At a town hall meeting in Los Angeles last year, President Obama said:
“When you see an engineer or a tech person on a TV show or movies, something like 90 percent of them are male. So if you never see you in that position, it’s hard to imagine, well, that’s something I should be doing. Apparently, when CSI starting coming out…the number of women who applied to get into forensics and started studying that field skyrocketed—just from CSI. So we know that just these cultural cues that we send out can make an enormous difference.”
The fact is only 19 percent of the engineering degrees awarded in the U.S. go to women—a number which has actually been falling over the last decade. And, globally, that number is around 14 percent. So how do we expect to successfully confront the challenges facing our growing global civilization if we are somehow discouraging nearly half the population from becoming the kinds of hands-on problem solvers we so obviously need?
MacGyver debuted 30 years ago in 1985 and has run continuously around the world ever since even though they stopped making new episodes in 1992! And I know, from literally thousands of personal encounters, that MacGyver inspired all those people, and no doubt many more—men and women—to pursue careers in higher education, engineering and the sciences.
So two years ago, when Adam Smith, the Director of Communications at the USC Viterbi School of Engineering, approached me with the concept of doing a global, crowd-sourced competition to try and create a new TV series with an iconic female engineer heroine at its center, I knew that I was ready to jump aboard. How better to try and address the imbalance in the gender gap of engineering than to do what shows like MacGyver and CSI had done? And what better use could there be for the MacGyver name than to suggest the kind of character that was missing from the cultural landscape? A woman engineer character? Like MacGyver? It was no doubt exactly the sort of idea MacGyver himself might come up with. And just the sort of project The MacGyver Foundation was created to sponsor. (Frankly, I’m a little chagrined that Adam thought of it before I did. But, hey, a good idea is, after all, a good idea no matter where it comes from.)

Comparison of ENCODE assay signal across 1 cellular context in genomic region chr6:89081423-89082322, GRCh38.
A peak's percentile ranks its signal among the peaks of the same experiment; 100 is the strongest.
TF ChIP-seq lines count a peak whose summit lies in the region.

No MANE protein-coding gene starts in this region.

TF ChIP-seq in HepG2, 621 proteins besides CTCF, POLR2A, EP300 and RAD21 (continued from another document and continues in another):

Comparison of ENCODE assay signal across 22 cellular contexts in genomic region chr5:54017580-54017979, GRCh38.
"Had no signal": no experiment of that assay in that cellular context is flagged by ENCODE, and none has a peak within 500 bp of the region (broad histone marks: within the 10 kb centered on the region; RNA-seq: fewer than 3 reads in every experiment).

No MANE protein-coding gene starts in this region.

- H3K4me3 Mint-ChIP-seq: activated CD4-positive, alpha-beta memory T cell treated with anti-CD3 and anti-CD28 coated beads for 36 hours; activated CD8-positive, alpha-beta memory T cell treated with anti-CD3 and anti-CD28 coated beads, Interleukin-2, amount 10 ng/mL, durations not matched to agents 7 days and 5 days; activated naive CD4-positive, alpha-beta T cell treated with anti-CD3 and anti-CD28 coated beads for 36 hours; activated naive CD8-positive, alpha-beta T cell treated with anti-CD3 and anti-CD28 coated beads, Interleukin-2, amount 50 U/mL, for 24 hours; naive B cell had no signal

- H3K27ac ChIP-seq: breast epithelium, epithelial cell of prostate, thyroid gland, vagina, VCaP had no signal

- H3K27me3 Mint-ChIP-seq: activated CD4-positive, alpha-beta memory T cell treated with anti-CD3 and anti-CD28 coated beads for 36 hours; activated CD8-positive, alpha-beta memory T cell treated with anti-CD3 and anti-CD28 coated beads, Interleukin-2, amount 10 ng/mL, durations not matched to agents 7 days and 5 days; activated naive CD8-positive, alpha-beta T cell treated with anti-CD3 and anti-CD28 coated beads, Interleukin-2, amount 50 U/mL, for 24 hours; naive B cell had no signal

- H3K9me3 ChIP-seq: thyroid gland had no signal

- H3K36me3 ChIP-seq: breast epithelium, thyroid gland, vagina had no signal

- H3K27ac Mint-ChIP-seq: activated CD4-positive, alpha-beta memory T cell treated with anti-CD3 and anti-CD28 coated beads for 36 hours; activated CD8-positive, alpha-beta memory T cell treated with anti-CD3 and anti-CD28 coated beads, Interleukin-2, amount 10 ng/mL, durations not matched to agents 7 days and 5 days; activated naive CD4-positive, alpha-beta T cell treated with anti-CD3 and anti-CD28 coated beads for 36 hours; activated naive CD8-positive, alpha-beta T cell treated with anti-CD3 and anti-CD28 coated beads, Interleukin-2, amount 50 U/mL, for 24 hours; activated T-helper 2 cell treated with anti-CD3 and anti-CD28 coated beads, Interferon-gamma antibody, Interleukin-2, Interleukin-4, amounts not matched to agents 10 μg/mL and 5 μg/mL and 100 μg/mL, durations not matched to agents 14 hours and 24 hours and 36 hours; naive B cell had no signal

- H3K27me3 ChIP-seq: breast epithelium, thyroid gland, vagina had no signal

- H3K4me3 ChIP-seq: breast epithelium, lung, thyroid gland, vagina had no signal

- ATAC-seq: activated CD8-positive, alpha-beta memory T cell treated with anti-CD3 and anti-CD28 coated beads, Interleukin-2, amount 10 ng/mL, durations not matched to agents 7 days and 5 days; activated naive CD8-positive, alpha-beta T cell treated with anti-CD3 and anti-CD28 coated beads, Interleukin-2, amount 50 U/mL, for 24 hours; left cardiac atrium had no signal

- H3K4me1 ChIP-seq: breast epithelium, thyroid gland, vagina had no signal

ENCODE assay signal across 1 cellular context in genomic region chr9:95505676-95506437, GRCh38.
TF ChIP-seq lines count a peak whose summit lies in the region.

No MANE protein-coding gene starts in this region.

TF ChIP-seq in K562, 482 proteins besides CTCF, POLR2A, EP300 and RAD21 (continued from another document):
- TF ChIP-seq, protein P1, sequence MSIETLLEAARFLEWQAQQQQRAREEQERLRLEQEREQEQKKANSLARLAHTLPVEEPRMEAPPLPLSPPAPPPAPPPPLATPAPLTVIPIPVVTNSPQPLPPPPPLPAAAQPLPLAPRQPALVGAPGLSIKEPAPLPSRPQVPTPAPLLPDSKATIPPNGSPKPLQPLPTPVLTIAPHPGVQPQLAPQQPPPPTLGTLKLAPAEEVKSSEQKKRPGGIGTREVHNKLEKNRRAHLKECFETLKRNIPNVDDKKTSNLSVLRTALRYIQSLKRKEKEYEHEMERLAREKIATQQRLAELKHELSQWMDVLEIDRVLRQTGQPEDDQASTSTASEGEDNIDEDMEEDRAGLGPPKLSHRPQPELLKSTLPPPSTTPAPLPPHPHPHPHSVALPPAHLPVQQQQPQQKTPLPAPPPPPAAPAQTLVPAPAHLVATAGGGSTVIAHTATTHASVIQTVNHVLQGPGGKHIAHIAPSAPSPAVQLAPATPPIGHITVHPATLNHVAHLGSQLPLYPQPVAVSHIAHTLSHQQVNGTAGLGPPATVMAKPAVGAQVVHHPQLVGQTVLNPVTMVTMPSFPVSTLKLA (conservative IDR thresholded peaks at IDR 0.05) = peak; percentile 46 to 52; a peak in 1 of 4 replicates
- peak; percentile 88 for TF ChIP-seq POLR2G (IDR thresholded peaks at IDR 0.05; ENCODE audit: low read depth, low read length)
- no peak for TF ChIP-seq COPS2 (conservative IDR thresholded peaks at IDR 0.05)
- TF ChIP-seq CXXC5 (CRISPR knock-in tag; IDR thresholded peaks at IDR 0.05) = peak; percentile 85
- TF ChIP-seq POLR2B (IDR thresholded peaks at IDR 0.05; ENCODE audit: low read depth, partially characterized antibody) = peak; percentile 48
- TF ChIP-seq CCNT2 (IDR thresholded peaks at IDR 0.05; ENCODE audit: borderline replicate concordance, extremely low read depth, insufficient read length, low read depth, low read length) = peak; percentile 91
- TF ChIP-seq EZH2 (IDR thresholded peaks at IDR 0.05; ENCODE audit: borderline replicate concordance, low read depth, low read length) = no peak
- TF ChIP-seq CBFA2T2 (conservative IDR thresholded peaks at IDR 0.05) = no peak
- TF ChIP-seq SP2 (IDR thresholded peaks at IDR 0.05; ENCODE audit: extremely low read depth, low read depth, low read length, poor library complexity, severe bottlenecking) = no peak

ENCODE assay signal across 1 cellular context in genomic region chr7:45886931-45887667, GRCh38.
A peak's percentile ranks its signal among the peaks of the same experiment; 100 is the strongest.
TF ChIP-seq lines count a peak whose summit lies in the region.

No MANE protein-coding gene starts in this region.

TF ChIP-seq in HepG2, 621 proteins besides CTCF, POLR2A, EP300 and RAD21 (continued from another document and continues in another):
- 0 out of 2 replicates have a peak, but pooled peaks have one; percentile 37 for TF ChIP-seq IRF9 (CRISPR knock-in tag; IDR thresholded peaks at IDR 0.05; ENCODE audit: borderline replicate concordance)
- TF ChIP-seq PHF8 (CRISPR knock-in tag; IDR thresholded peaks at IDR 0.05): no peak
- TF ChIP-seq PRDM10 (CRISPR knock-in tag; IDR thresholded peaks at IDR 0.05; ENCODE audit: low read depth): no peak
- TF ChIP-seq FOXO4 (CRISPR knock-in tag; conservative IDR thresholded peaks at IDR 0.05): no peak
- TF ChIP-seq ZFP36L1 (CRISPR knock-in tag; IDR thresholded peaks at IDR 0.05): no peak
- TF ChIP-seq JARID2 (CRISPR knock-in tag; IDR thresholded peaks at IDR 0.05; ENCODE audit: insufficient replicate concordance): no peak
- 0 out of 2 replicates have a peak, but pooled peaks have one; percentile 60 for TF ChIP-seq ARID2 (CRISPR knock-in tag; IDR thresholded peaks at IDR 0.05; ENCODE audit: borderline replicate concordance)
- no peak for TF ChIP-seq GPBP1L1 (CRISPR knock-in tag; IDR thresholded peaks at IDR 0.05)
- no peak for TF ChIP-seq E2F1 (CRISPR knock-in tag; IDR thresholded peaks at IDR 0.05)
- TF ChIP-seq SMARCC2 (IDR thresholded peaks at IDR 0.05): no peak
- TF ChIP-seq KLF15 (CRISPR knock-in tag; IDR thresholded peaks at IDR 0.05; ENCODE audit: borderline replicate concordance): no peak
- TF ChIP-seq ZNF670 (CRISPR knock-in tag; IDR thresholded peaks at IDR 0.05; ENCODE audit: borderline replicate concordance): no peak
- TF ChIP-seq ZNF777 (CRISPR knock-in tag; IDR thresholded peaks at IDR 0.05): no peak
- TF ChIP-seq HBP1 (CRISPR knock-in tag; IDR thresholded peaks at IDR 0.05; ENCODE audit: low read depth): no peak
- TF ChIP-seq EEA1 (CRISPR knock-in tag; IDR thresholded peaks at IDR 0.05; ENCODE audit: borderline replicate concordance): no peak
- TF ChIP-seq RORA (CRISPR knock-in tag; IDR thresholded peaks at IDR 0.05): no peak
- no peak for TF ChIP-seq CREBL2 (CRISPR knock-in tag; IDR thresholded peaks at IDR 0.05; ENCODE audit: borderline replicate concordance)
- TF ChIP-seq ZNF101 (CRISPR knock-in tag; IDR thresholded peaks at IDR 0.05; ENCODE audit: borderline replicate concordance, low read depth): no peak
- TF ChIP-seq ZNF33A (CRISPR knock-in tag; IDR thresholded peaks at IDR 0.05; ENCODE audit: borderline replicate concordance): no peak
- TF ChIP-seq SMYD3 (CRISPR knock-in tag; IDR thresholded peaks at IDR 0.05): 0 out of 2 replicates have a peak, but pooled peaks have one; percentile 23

From there we took the concept, now brazenly titled “The Next MacGyver” to the National Academy of Engineering who also saw the potential and so put up the initial funds to get the competition rolling. Since then, The Paley Center for Media, the United Engineering Foundation, Google and the Ford Motor Company have all joined in to make this contest a reality, even though we had no idea exactly what kind of a response, or how many submissions we might actually get when we launched it this past February. 50? 100? 500? More? Well, we actually received nearly 2,000 submissions. And were then faced with the unenviable task of whittling those down to 12 finalists, which was done by a slew of both engineers and entertainment professionals so that every entry would be reviewed by a least two people, one from each of those camps.